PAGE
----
Zap! Power Outage at Your Office -- How to Prepare

Gregory A. Hood, MD


December 28, 2016

In This Article

When 'Acts of God' Strike

Hurricane Sandy. Hurricane Irene. Hurricane Katrina. Each one memorable, each one devastating. Excluding the heartbreaking loss of life, to which a price can never be attached, there was damage to property, widespread blackouts, and disruptions in communications that left millions of people literally in the dark and cost billions of dollars.

During each of these natural disasters, most businesses, including medical offices, had to remain closed until the power was restored. Yours may have been one of them.

Of course, many years ago, power outages weren't a big deal in the practice of medicine. An assistant was sent out for more lamp oil, or to get another bag of feed for the horse, so that the doctor could get to his next house call. Now, with electronic health records, modern building design, and the power requirements of diagnostic medical equipment, a power outage is a major event in a medical practice. Given the volume and pace of work in medical offices today, it can take physicians two to three times longer than normal to make up for the lost time.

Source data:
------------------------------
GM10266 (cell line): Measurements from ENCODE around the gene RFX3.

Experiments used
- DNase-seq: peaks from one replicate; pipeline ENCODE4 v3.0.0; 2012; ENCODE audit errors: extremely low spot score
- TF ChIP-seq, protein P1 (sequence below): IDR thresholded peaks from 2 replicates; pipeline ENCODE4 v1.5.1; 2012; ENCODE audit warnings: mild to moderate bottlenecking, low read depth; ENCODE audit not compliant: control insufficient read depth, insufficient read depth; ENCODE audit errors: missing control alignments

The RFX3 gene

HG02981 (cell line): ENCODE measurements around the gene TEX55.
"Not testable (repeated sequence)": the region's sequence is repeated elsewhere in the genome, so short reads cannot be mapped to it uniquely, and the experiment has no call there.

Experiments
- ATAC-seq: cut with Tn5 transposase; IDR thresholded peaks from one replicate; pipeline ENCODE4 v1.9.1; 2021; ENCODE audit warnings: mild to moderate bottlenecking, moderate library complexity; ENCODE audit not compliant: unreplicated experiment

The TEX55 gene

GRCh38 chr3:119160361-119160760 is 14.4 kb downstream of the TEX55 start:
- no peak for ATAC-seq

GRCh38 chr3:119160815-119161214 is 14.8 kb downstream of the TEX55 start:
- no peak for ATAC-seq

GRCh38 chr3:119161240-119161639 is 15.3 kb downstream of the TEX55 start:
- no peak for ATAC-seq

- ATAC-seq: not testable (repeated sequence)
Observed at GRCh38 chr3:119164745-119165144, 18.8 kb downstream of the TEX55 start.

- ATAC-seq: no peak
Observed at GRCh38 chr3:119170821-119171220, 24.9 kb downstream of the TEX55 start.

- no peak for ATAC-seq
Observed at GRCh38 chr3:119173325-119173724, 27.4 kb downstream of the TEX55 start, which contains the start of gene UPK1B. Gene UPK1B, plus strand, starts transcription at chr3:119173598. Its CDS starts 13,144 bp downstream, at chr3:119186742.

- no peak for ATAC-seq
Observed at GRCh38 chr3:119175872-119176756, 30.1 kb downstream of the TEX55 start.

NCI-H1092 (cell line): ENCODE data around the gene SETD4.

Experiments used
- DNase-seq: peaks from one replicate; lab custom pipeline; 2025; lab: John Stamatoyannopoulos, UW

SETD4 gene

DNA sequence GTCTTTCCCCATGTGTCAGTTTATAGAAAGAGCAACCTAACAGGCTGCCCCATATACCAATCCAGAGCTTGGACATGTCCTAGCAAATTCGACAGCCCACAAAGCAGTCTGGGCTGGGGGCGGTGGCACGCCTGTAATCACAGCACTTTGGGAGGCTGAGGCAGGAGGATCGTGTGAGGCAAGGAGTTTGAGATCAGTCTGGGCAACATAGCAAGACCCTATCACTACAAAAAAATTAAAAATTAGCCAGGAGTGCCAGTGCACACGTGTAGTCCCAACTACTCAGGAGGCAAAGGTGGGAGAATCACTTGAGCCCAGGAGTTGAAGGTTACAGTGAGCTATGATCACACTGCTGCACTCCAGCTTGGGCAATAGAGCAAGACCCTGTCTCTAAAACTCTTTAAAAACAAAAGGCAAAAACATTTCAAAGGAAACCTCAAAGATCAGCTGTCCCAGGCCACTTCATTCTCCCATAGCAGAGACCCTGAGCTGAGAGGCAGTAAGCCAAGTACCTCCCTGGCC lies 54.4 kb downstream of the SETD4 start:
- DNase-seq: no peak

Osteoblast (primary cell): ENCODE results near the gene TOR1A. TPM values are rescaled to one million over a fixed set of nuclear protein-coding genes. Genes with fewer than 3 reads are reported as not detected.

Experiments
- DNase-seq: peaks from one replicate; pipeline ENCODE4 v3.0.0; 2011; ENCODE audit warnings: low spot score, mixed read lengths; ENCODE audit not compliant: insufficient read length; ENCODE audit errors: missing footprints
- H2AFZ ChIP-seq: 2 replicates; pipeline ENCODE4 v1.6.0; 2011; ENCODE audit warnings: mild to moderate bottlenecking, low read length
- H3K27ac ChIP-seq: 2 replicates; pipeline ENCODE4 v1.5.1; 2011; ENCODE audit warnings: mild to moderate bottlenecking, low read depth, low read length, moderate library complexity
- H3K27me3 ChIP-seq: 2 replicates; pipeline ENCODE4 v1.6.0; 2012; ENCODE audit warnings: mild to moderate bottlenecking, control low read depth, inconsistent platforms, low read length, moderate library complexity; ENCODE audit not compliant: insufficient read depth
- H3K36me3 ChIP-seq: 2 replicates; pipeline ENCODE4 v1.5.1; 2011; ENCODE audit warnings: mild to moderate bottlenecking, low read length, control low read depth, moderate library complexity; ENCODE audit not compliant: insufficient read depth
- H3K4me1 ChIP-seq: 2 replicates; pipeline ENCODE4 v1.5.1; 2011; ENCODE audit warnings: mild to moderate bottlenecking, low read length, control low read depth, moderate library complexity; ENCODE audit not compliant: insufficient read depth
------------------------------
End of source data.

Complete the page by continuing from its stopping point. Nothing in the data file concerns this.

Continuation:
Over the years, we've lost power many times in our office, usually without warning. Sometimes it has been because a car smashed into a utility pole. Other times, we've lost power because of downed tree limbs or other causes. In some cases, such as the potent springtime storms common to our area, the power outages can be anticipated.

When I was younger, our family would go around the home and unplug TVs and other sensitive electronics when a storm was coming. Today, we've become both complacent, with the availability of surge protectors, and overwhelmed, with the prospect of disconnecting all the devices that could be affected. Indeed, two of the episodes of equipment damage we suffered in 2016 didn't come through the power lines at all, but rather through the cable/Internet and the phone lines.

Naturally, there's a cost to replacing damaged equipment, but at least the equipment can be replaced. Sometimes the need to replace damaged equipment, and even the ability to power certain fundamental processes, can be mitigated by the use of battery backup products offered by such companies as APC. We've found these to be very helpful when power is either intermittent or shuts down completely for long periods.


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